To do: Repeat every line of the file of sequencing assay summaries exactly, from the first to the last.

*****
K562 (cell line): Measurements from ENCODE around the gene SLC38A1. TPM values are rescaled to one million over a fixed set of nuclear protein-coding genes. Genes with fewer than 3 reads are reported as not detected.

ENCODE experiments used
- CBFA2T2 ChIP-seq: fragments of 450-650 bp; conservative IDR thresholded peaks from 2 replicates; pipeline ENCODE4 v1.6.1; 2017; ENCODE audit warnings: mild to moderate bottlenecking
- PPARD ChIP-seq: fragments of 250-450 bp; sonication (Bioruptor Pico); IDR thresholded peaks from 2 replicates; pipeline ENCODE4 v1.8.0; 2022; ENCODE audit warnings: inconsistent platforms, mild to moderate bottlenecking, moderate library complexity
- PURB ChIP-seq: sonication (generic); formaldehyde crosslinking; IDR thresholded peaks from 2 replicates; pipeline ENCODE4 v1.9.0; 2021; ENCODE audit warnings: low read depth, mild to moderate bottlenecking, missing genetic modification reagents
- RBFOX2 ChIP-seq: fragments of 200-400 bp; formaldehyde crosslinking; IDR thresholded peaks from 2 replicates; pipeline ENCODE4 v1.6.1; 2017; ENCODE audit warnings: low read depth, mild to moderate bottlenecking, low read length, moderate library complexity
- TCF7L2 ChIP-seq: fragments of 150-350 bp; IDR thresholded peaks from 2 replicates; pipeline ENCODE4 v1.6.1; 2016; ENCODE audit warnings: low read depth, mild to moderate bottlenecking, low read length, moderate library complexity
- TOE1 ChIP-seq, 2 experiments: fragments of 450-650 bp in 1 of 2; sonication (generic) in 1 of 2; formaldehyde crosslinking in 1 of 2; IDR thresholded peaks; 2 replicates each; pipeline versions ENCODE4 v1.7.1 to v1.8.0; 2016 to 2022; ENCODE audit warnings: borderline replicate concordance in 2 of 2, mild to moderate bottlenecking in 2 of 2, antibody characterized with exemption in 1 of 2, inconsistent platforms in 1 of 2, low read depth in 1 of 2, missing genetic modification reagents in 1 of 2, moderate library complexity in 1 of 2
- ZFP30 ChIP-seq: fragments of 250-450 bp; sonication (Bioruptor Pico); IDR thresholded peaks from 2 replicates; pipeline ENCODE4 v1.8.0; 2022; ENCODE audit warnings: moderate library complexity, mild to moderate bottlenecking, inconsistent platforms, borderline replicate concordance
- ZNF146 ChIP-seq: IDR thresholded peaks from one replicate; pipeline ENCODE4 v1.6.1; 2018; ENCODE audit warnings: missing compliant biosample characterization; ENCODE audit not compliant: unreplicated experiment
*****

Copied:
K562 (cell line): Measurements from ENCODE around the gene SLC38A1. TPM values are rescaled to one million over a fixed set of nuclear protein-coding genes. Genes with fewer than 3 reads are reported as not detected.

ENCODE experiments used
- CBFA2T2 ChIP-seq: fragments of 450-650 bp; conservative IDR thresholded peaks from 2 replicates; pipeline ENCODE4 v1.6.1; 2017; ENCODE audit warnings: mild to moderate bottlenecking
- PPARD ChIP-seq: fragments of 250-450 bp; sonication (Bioruptor Pico); IDR thresholded peaks from 2 replicates; pipeline ENCODE4 v1.8.0; 2022; ENCODE audit warnings: inconsistent platforms, mild to moderate bottlenecking, moderate library complexity
- PURB ChIP-seq: sonication (generic); formaldehyde crosslinking; IDR thresholded peaks from 2 replicates; pipeline ENCODE4 v1.9.0; 2021; ENCODE audit warnings: low read depth, mild to moderate bottlenecking, missing genetic modification reagents
- RBFOX2 ChIP-seq: fragments of 200-400 bp; formaldehyde crosslinking; IDR thresholded peaks from 2 replicates; pipeline ENCODE4 v1.6.1; 2017; ENCODE audit warnings: low read depth, mild to moderate bottlenecking, low read length, moderate library complexity
- TCF7L2 ChIP-seq: fragments of 150-350 bp; IDR thresholded peaks from 2 replicates; pipeline ENCODE4 v1.6.1; 2016; ENCODE audit warnings: low read depth, mild to moderate bottlenecking, low read length, moderate library complexity
- TOE1 ChIP-seq, 2 experiments: fragments of 450-650 bp in 1 of 2; sonication (generic) in 1 of 2; formaldehyde crosslinking in 1 of 2; IDR thresholded peaks; 2 replicates each; pipeline versions ENCODE4 v1.7.1 to v1.8.0; 2016 to 2022; ENCODE audit warnings: borderline replicate concordance in 2 of 2, mild to moderate bottlenecking in 2 of 2, antibody characterized with exemption in 1 of 2, inconsistent platforms in 1 of 2, low read depth in 1 of 2, missing genetic modification reagents in 1 of 2, moderate library complexity in 1 of 2
- ZFP30 ChIP-seq: fragments of 250-450 bp; sonication (Bioruptor Pico); IDR thresholded peaks from 2 replicates; pipeline ENCODE4 v1.8.0; 2022; ENCODE audit warnings: moderate library complexity, mild to moderate bottlenecking, inconsistent platforms, borderline replicate concordance
- ZNF146 ChIP-seq: IDR thresholded peaks from one replicate; pipeline ENCODE4 v1.6.1; 2018; ENCODE audit warnings: missing compliant biosample characterization; ENCODE audit not compliant: unreplicated experiment